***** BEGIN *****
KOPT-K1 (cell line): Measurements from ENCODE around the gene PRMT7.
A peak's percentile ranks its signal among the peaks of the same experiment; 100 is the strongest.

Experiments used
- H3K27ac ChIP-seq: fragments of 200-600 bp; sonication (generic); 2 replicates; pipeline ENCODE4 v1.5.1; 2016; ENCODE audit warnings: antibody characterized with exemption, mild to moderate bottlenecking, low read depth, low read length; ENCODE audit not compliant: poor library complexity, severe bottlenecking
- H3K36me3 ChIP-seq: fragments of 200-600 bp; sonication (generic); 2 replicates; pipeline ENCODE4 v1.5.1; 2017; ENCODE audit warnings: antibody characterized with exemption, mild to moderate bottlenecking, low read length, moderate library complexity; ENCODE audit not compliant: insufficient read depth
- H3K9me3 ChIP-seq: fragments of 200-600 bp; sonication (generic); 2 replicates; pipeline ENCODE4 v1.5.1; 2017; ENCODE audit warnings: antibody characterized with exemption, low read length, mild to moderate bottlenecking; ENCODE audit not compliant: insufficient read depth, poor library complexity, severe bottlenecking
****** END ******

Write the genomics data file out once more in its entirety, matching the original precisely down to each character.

KOPT-K1 (cell line): Measurements from ENCODE around the gene PRMT7.
A peak's percentile ranks its signal among the peaks of the same experiment; 100 is the strongest.

Experiments used
- H3K27ac ChIP-seq: fragments of 200-600 bp; sonication (generic); 2 replicates; pipeline ENCODE4 v1.5.1; 2016; ENCODE audit warnings: antibody characterized with exemption, mild to moderate bottlenecking, low read depth, low read length; ENCODE audit not compliant: poor library complexity, severe bottlenecking
- H3K36me3 ChIP-seq: fragments of 200-600 bp; sonication (generic); 2 replicates; pipeline ENCODE4 v1.5.1; 2017; ENCODE audit warnings: antibody characterized with exemption, mild to moderate bottlenecking, low read length, moderate library complexity; ENCODE audit not compliant: insufficient read depth
- H3K9me3 ChIP-seq: fragments of 200-600 bp; sonication (generic); 2 replicates; pipeline ENCODE4 v1.5.1; 2017; ENCODE audit warnings: antibody characterized with exemption, low read length, mild to moderate bottlenecking; ENCODE audit not compliant: insufficient read depth, poor library complexity, severe bottlenecking